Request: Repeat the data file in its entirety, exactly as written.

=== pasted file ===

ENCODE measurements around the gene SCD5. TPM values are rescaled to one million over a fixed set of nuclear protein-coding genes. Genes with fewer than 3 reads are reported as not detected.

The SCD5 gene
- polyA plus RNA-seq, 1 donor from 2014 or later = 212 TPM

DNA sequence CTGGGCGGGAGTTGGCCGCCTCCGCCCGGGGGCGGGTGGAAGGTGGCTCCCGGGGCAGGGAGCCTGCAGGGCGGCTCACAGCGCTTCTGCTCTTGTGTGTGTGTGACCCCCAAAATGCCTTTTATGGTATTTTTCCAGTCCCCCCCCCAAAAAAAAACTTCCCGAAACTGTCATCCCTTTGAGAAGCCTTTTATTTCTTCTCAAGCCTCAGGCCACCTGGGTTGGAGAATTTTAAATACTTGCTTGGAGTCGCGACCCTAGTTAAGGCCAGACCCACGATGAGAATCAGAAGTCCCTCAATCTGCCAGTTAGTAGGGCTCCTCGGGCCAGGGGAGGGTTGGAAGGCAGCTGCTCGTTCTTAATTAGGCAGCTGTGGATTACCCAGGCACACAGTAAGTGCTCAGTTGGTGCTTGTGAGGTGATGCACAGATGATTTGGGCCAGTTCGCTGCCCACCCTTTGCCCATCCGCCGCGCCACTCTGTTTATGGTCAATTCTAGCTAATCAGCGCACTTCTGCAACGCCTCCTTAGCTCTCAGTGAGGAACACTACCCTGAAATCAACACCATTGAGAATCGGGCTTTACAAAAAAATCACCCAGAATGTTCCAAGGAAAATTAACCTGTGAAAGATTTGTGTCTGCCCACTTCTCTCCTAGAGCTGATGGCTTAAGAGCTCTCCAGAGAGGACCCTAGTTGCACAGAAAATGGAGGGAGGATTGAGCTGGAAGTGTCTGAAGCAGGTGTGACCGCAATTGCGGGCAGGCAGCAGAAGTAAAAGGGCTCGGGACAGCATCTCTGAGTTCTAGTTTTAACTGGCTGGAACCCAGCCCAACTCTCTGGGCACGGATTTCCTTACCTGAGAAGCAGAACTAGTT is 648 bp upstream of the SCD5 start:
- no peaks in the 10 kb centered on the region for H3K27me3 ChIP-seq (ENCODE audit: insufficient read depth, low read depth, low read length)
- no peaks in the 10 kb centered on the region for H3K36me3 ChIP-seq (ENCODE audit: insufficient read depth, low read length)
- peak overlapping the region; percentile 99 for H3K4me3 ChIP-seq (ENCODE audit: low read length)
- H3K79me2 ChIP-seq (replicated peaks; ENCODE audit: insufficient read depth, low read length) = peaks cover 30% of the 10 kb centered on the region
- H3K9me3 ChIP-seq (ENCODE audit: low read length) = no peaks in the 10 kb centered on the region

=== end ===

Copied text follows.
ENCODE measurements around the gene SCD5. TPM values are rescaled to one million over a fixed set of nuclear protein-coding genes. Genes with fewer than 3 reads are reported as not detected.

The SCD5 gene
- polyA plus RNA-seq, 1 donor from 2014 or later = 212 TPM

DNA sequence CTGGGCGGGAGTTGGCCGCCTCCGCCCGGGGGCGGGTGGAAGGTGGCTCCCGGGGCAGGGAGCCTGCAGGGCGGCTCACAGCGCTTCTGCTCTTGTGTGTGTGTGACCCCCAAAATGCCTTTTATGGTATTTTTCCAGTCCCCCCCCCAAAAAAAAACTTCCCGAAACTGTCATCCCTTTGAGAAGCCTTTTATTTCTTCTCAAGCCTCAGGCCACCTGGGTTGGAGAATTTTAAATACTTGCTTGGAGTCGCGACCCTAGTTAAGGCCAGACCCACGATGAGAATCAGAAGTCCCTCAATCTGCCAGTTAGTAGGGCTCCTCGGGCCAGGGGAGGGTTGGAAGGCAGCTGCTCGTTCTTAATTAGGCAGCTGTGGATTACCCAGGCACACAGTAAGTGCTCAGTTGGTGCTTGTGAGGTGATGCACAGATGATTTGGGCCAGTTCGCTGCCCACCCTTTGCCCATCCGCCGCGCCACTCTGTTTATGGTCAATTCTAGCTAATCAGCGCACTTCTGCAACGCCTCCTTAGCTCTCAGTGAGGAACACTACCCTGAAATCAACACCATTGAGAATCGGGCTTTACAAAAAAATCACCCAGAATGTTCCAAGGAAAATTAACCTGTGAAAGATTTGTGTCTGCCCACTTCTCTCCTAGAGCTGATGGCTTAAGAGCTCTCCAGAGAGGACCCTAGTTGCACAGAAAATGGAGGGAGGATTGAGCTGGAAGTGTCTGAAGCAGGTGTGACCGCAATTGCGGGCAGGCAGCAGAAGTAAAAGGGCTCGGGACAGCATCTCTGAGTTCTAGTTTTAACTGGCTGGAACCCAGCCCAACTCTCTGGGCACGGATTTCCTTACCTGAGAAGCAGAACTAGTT is 648 bp upstream of the SCD5 start:
- no peaks in the 10 kb centered on the region for H3K27me3 ChIP-seq (ENCODE audit: insufficient read depth, low read depth, low read length)
- no peaks in the 10 kb centered on the region for H3K36me3 ChIP-seq (ENCODE audit: insufficient read depth, low read length)
- peak overlapping the region; percentile 99 for H3K4me3 ChIP-seq (ENCODE audit: low read length)
- H3K79me2 ChIP-seq (replicated peaks; ENCODE audit: insufficient read depth, low read length) = peaks cover 30% of the 10 kb centered on the region
- H3K9me3 ChIP-seq (ENCODE audit: low read length) = no peaks in the 10 kb centered on the region